Timo wrote: View Post
On the more intuitive-fuzzy side, the Intrepid also supports (pardon the pun) the idea of superheavy nacelles by virtue of sitting on four legs that are located solely on the aft half of a roughly symmetric hull - the half that holds the as such tiny nacelles.

Then again, said legs are so tiny that the ship would have trouble keeping afloat on anything but really solid bedrock even if she only weighed in at seagoing-warship-like tens of thousands of tons. And the same probably goes for the TOS shuttle with its three tiny pads if its nacelles are to be packed with warp coils of similar futuristic density.

But that is reason and logic. Intuition is on the side of a seriously butt-heavy Voyager. Other arguments absent, and even with the two canon mass figures present, we should probably side with intuition rather than against it.

Timo Saloniemi

Definitely a post I can agree with on all counts.
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Old April 29 2011, 01:17 PM   #96
LCARS 24
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Re: Constellation class

The description Torres gave in the exchange above would suggest that verterium cortenide is a complex crystal doped with those heavy elements at intervals that lets them do their thing with the warp plasma, making those nodes quite a bit less heavy than the name suggests. But the hull still has to protect the crew against long-term radiation exposure, and that plus thermal insulation adds mass to the hull over and above what the naval comparison might indicate.

That gives rise to the notion that dilithium crystals might be like that, two, with pairs of lithium atoms held in place at regular intervals like the chromium atoms of a ruby.

And about the size of the landing pads, yes, but maybe somebody realized that, since the pads on the NX shuttlepod are relatively huge, even though it doesn't have warp drive.
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Old April 29 2011, 01:26 PM   #97
Timo
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Re: Constellation class

To be sure, radiation penetration and heat transfer may be best countered by materials of very low density. Heavy, dense stuff just causes nasty cascade effects when radiation hits it.

OTOH, starships have to cope with high radiation levels when subjected to attack by energy weapons. The technology developed to counter that may be thousands or millions of times more effective than any materials-based tech, and thus may allow starships to be built out of cardboard.

Timo Saloniemi
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Old April 29 2011, 06:16 PM   #98
Crazy Eddie
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Re: Constellation class

Saquist wrote: View Post
Well the Betazed helmsman on Voyager said it had a sustainable cruise velocity of 9.975. Which might mean Voyager is even faster.

Considering that Voyager sustained considerable damage to the warp reactor when it incurred all those micro fractures because the Caretaker's crazy method of transport I don't think it's likely Voyager had the same capacity or efficiency it had before hand including the the fact that it was the first core to be tested in deep space.
Again, if this was MAXIMUM WARP that would be one thing; maximum velocity is a speed you can theoretically reach under ideal circumstances with your engines in tip-top shape and nothing else wrong with it. You cruising velocity is the "normal" speed where the engines are at the apex of their performance/efficiency curve; any faster and they waste energy and strain themselves, any slower and they're slightly under-performing.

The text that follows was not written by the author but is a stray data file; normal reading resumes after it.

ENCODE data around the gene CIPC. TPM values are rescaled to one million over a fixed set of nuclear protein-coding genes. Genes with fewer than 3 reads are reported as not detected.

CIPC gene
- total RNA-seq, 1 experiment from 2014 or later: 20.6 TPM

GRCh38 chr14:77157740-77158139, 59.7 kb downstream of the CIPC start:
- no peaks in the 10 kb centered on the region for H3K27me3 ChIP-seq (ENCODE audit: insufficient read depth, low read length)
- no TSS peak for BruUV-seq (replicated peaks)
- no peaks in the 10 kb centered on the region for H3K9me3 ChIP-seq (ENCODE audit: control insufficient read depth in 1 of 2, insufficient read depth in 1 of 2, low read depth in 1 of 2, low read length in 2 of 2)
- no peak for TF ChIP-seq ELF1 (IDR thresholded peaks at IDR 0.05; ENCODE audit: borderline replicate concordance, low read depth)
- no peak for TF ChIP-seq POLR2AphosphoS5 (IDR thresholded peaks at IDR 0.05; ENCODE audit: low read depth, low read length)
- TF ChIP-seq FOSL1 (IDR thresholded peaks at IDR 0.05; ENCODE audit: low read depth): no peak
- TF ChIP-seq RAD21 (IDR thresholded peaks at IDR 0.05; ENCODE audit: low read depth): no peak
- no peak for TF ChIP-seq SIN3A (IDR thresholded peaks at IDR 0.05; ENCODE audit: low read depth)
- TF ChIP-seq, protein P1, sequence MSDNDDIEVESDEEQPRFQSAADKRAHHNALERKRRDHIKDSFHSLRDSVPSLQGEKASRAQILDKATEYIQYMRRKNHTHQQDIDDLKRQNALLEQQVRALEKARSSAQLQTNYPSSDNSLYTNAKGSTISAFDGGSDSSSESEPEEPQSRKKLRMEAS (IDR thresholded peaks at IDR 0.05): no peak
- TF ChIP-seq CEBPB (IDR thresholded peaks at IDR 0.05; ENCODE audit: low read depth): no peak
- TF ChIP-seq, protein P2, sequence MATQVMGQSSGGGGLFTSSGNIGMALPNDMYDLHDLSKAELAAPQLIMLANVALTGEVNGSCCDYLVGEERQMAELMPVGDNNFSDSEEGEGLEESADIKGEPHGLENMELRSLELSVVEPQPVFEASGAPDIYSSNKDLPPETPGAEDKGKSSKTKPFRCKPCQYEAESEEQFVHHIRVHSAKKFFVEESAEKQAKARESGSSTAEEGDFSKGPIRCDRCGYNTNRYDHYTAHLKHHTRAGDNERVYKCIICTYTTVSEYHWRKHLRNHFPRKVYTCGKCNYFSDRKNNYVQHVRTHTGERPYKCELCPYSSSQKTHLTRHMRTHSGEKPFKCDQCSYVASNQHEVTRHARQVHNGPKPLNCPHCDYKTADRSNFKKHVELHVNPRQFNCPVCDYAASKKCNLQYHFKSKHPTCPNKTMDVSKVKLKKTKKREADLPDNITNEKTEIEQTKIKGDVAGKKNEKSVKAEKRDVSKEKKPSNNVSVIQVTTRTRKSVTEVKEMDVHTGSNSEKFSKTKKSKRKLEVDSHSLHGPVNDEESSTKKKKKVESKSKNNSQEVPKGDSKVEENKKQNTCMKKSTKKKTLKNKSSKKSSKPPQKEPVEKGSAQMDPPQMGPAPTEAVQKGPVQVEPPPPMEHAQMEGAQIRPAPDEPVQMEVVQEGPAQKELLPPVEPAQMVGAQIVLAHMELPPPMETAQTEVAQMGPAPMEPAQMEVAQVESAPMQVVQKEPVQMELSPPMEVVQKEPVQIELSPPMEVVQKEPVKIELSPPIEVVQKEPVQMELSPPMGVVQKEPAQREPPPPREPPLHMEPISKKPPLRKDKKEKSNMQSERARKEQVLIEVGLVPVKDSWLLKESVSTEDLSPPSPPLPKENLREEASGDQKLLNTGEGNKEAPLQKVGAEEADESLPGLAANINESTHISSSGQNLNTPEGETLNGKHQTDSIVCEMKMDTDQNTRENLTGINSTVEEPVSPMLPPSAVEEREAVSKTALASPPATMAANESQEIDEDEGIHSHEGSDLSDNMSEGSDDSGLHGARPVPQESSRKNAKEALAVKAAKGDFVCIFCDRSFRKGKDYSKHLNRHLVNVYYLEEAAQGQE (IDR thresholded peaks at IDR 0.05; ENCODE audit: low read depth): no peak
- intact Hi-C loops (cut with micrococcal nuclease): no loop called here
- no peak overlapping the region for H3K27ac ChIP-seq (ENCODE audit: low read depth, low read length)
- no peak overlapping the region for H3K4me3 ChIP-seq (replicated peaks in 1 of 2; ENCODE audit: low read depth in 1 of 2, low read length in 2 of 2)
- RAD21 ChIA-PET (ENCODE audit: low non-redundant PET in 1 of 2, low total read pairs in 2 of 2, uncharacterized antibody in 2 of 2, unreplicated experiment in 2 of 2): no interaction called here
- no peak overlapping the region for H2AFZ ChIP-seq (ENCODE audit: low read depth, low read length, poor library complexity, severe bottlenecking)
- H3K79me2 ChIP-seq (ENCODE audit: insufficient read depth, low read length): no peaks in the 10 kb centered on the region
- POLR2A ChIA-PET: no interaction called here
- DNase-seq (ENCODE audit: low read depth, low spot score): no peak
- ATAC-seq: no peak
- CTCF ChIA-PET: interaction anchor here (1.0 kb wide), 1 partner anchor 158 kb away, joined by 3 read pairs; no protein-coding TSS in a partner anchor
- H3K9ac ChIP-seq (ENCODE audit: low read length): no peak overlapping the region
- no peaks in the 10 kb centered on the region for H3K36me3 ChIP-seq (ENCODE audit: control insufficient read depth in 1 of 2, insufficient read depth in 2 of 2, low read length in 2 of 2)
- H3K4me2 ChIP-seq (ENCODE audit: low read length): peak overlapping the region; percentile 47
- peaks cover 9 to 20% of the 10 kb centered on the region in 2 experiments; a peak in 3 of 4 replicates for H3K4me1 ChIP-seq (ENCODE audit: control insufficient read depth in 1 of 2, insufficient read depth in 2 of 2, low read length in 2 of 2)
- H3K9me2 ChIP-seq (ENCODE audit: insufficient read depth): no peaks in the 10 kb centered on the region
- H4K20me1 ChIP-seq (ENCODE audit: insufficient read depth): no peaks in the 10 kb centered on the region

It's like telling someone your car gets up to 50mph in third gear and then having someone ask you "How come it never goes faster than 45?"

And before anyone thinks that's lame, I would point out that in TNG every time they incurred the most minimal amount of damage or just traveled at high warp for too long they put in for repairs.
At MAXIMUM WARP, yes. Not at their cruising velocity, which by definition is a velocity the engines can sustain during long voyages WITHOUT putting in for repairs. If Voyager can't do this at 9.975, then that isn't their cruising velocity.

I think they run at high efficiency because that's what's need for high warp.[/QUOTE]
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Old April 29 2011, 06:24 PM   #99
blssdwlf
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Re: Constellation class

Then why the distinction of a Top Cruising speed instead of just cruising speed?

Btw, if the top speed in 3rd is 50 and they rarely go past 45 then perhaps they just don't like redlining the engine but then I'm not sure this was a good analogy to use...
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Old April 29 2011, 06:34 PM   #100
Crazy Eddie
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Re: Constellation class

LCARS 24 wrote: View Post
I guess you are all familiar with the volumetrics site, which puts volume of the Intrepid class at 625,885 cubic meters (although the result from BloBVanDam's beautiful mesh might be a bit more accurate):

http://www.st-v-sw.net/STSWvolumetrics.html

It also covers much of what has been discussed here about mass of starships and even has a clip from TOS: Mudd's Women that includes Scotty's comment.

About the Nimitz class, displacement is stated to be 95,000 tons (102,000 maximum), and displacement equals total mass, including beer, aircraft, armaments, crew, bilge water, etc. So that's what it weighs loaded. And its volume would be similar to that of the Intrepid class, give or take perhaps 30%.